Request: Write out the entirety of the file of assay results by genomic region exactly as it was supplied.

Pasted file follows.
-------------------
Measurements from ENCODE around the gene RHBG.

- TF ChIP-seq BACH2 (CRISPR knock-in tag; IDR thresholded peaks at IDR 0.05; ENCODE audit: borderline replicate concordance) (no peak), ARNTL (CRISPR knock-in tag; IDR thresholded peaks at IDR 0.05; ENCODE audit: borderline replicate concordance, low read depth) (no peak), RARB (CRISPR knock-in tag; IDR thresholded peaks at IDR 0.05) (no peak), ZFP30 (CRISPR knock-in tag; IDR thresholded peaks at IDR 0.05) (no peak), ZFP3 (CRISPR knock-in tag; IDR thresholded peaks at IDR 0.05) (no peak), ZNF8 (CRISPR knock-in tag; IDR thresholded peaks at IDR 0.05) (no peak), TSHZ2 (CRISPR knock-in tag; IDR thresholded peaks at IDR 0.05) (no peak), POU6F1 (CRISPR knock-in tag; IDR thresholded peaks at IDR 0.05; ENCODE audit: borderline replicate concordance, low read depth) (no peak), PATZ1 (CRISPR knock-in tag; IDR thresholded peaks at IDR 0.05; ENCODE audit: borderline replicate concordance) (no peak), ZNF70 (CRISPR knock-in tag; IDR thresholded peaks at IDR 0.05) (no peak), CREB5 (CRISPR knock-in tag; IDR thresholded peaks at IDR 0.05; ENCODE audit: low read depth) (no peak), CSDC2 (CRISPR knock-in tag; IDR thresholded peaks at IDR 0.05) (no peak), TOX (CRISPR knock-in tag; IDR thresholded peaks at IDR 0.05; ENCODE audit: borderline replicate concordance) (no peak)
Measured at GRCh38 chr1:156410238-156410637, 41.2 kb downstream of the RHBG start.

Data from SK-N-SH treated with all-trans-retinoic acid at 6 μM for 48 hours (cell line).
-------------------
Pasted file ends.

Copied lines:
Measurements from ENCODE around the gene RHBG.

- TF ChIP-seq BACH2 (CRISPR knock-in tag; IDR thresholded peaks at IDR 0.05; ENCODE audit: borderline replicate concordance) (no peak), ARNTL (CRISPR knock-in tag; IDR thresholded peaks at IDR 0.05; ENCODE audit: borderline replicate concordance, low read depth) (no peak), RARB (CRISPR knock-in tag; IDR thresholded peaks at IDR 0.05) (no peak), ZFP30 (CRISPR knock-in tag; IDR thresholded peaks at IDR 0.05) (no peak), ZFP3 (CRISPR knock-in tag; IDR thresholded peaks at IDR 0.05) (no peak), ZNF8 (CRISPR knock-in tag; IDR thresholded peaks at IDR 0.05) (no peak), TSHZ2 (CRISPR knock-in tag; IDR thresholded peaks at IDR 0.05) (no peak), POU6F1 (CRISPR knock-in tag; IDR thresholded peaks at IDR 0.05; ENCODE audit: borderline replicate concordance, low read depth) (no peak), PATZ1 (CRISPR knock-in tag; IDR thresholded peaks at IDR 0.05; ENCODE audit: borderline replicate concordance) (no peak), ZNF70 (CRISPR knock-in tag; IDR thresholded peaks at IDR 0.05) (no peak), CREB5 (CRISPR knock-in tag; IDR thresholded peaks at IDR 0.05; ENCODE audit: low read depth) (no peak), CSDC2 (CRISPR knock-in tag; IDR thresholded peaks at IDR 0.05) (no peak), TOX (CRISPR knock-in tag; IDR thresholded peaks at IDR 0.05; ENCODE audit: borderline replicate concordance) (no peak)
Measured at GRCh38 chr1:156410238-156410637, 41.2 kb downstream of the RHBG start.

Data from SK-N-SH treated with all-trans-retinoic acid at 6 μM for 48 hours (cell line).